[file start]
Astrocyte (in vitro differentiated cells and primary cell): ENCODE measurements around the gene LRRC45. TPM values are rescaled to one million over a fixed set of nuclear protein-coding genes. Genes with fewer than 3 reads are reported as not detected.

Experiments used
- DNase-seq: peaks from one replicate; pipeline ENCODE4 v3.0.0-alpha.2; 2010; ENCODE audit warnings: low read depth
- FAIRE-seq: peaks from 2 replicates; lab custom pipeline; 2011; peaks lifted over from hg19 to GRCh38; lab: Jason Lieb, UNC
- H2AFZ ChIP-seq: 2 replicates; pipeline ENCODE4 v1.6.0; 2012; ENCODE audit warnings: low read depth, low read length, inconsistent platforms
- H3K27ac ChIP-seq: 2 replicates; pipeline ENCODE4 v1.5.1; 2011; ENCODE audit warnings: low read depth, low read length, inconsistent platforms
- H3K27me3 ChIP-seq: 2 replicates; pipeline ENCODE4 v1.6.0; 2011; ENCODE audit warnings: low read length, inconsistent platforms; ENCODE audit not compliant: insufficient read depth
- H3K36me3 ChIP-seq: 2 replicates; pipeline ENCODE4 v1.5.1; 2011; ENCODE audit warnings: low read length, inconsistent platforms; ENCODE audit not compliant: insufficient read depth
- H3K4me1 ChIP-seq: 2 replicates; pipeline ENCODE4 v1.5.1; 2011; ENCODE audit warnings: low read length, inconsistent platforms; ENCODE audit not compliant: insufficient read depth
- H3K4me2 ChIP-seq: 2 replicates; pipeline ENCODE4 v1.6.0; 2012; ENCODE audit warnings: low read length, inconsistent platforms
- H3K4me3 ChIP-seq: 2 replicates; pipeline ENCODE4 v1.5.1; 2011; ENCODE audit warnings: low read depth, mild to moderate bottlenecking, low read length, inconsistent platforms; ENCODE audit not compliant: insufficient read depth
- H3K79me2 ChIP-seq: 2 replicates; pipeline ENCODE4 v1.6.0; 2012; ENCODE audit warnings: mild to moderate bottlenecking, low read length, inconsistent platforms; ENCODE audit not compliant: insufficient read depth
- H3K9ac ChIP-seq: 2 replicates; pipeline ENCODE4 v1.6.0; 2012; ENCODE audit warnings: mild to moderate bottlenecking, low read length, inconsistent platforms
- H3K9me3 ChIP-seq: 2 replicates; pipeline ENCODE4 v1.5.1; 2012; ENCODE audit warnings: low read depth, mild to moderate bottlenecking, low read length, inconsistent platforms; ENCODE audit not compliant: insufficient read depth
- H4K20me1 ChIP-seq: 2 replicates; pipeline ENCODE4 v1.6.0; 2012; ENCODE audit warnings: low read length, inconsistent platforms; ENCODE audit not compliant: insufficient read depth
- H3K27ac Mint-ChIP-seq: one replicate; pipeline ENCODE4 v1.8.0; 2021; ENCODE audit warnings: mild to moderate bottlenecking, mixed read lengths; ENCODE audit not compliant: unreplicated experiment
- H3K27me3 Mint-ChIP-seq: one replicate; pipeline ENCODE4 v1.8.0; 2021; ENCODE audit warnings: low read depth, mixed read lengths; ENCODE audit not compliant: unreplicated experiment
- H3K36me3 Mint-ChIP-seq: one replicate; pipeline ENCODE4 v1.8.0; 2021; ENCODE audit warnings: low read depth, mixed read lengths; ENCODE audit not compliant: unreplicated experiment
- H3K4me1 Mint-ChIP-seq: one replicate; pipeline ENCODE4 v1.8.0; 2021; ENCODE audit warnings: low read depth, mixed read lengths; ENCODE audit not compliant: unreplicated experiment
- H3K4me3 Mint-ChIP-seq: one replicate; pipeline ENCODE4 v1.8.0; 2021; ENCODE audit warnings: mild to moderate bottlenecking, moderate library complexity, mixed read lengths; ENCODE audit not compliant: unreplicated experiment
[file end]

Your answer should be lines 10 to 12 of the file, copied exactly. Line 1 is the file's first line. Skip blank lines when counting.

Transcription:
- H3K4me2 ChIP-seq: 2 replicates; pipeline ENCODE4 v1.6.0; 2012; ENCODE audit warnings: low read length, inconsistent platforms
- H3K4me3 ChIP-seq: 2 replicates; pipeline ENCODE4 v1.5.1; 2011; ENCODE audit warnings: low read depth, mild to moderate bottlenecking, low read length, inconsistent platforms; ENCODE audit not compliant: insufficient read depth
- H3K79me2 ChIP-seq: 2 replicates; pipeline ENCODE4 v1.6.0; 2012; ENCODE audit warnings: mild to moderate bottlenecking, low read length, inconsistent platforms; ENCODE audit not compliant: insufficient read depth